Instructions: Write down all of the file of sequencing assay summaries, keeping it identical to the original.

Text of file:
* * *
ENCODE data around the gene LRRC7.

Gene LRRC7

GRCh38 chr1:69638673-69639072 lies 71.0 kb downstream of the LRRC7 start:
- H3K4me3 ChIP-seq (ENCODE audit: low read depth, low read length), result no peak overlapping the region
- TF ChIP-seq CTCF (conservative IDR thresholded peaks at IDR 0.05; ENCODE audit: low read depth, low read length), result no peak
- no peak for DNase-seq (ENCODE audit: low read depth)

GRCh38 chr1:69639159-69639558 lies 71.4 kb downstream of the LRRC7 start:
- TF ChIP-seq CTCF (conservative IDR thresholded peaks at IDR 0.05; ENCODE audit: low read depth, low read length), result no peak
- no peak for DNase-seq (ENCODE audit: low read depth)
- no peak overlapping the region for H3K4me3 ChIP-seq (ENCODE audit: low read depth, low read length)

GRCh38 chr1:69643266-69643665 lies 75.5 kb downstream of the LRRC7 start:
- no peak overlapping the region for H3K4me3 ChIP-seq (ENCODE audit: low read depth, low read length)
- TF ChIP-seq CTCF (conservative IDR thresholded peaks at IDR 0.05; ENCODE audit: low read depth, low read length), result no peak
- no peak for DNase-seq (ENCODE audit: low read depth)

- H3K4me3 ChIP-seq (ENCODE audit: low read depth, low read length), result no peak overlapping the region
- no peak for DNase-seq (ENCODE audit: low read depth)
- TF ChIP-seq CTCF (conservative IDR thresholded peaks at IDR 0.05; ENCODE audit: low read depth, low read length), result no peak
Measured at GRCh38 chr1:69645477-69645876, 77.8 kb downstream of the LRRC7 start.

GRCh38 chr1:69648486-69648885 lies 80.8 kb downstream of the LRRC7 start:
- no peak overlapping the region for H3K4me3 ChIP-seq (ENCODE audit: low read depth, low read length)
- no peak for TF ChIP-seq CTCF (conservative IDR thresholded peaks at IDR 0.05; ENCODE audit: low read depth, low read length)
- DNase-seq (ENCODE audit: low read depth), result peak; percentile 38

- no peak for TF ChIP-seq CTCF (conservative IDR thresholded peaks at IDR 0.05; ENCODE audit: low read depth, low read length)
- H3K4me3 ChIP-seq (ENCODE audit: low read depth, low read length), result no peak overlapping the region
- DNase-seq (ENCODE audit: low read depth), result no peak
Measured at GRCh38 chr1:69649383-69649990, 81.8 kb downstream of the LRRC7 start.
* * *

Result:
ENCODE data around the gene LRRC7.

Gene LRRC7

GRCh38 chr1:69638673-69639072 lies 71.0 kb downstream of the LRRC7 start:
- H3K4me3 ChIP-seq (ENCODE audit: low read depth, low read length), result no peak overlapping the region
- TF ChIP-seq CTCF (conservative IDR thresholded peaks at IDR 0.05; ENCODE audit: low read depth, low read length), result no peak
- no peak for DNase-seq (ENCODE audit: low read depth)

GRCh38 chr1:69639159-69639558 lies 71.4 kb downstream of the LRRC7 start:
- TF ChIP-seq CTCF (conservative IDR thresholded peaks at IDR 0.05; ENCODE audit: low read depth, low read length), result no peak
- no peak for DNase-seq (ENCODE audit: low read depth)
- no peak overlapping the region for H3K4me3 ChIP-seq (ENCODE audit: low read depth, low read length)

GRCh38 chr1:69643266-69643665 lies 75.5 kb downstream of the LRRC7 start:
- no peak overlapping the region for H3K4me3 ChIP-seq (ENCODE audit: low read depth, low read length)
- TF ChIP-seq CTCF (conservative IDR thresholded peaks at IDR 0.05; ENCODE audit: low read depth, low read length), result no peak
- no peak for DNase-seq (ENCODE audit: low read depth)

- H3K4me3 ChIP-seq (ENCODE audit: low read depth, low read length), result no peak overlapping the region
- no peak for DNase-seq (ENCODE audit: low read depth)
- TF ChIP-seq CTCF (conservative IDR thresholded peaks at IDR 0.05; ENCODE audit: low read depth, low read length), result no peak
Measured at GRCh38 chr1:69645477-69645876, 77.8 kb downstream of the LRRC7 start.

GRCh38 chr1:69648486-69648885 lies 80.8 kb downstream of the LRRC7 start:
- no peak overlapping the region for H3K4me3 ChIP-seq (ENCODE audit: low read depth, low read length)
- no peak for TF ChIP-seq CTCF (conservative IDR thresholded peaks at IDR 0.05; ENCODE audit: low read depth, low read length)
- DNase-seq (ENCODE audit: low read depth), result peak; percentile 38

- no peak for TF ChIP-seq CTCF (conservative IDR thresholded peaks at IDR 0.05; ENCODE audit: low read depth, low read length)
- H3K4me3 ChIP-seq (ENCODE audit: low read depth, low read length), result no peak overlapping the region
- DNase-seq (ENCODE audit: low read depth), result no peak
Measured at GRCh38 chr1:69649383-69649990, 81.8 kb downstream of the LRRC7 start.